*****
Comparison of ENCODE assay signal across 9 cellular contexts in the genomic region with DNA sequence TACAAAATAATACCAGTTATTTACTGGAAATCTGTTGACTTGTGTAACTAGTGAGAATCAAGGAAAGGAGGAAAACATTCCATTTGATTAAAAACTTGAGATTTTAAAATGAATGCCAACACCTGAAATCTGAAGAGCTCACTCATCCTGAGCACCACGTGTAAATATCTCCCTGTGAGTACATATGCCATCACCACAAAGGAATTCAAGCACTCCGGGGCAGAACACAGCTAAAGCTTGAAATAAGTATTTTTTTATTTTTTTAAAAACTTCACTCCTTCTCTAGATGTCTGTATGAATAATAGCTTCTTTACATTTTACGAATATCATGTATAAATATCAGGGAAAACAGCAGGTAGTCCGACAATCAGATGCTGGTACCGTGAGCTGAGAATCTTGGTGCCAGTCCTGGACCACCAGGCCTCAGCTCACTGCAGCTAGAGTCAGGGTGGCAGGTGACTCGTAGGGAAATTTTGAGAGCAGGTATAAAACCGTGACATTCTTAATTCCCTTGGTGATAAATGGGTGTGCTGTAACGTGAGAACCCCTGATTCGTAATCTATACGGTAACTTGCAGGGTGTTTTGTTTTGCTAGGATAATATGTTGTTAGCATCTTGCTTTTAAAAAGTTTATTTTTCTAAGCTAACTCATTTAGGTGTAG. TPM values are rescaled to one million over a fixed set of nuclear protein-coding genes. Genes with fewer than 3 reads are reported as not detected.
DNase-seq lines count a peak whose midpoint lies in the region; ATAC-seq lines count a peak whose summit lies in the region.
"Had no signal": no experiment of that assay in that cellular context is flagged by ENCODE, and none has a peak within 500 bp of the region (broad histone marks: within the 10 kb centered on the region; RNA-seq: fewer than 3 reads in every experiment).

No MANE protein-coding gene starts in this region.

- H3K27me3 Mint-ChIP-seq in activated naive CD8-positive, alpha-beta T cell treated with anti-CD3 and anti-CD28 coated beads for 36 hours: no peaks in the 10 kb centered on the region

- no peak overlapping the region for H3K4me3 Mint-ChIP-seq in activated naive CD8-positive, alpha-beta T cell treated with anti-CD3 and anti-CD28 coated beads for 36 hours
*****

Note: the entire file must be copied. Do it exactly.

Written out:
Comparison of ENCODE assay signal across 9 cellular contexts in the genomic region with DNA sequence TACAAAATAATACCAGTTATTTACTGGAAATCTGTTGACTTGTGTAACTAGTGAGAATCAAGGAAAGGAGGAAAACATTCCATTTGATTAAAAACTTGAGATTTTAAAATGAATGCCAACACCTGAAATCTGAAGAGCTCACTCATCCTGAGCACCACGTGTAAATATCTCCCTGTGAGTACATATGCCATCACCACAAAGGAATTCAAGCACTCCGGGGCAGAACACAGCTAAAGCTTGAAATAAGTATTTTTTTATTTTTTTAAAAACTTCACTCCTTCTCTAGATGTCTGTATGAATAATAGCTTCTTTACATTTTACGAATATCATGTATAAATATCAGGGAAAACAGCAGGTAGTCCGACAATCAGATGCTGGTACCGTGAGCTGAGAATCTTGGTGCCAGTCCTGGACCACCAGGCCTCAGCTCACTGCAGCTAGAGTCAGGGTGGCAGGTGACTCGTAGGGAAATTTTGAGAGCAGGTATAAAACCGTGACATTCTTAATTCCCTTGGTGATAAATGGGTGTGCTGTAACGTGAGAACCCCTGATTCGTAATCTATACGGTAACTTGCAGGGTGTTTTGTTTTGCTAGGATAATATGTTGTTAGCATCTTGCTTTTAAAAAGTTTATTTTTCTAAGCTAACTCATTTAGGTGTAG. TPM values are rescaled to one million over a fixed set of nuclear protein-coding genes. Genes with fewer than 3 reads are reported as not detected.
DNase-seq lines count a peak whose midpoint lies in the region; ATAC-seq lines count a peak whose summit lies in the region.
"Had no signal": no experiment of that assay in that cellular context is flagged by ENCODE, and none has a peak within 500 bp of the region (broad histone marks: within the 10 kb centered on the region; RNA-seq: fewer than 3 reads in every experiment).

No MANE protein-coding gene starts in this region.

- H3K27me3 Mint-ChIP-seq in activated naive CD8-positive, alpha-beta T cell treated with anti-CD3 and anti-CD28 coated beads for 36 hours: no peaks in the 10 kb centered on the region

- no peak overlapping the region for H3K4me3 Mint-ChIP-seq in activated naive CD8-positive, alpha-beta T cell treated with anti-CD3 and anti-CD28 coated beads for 36 hours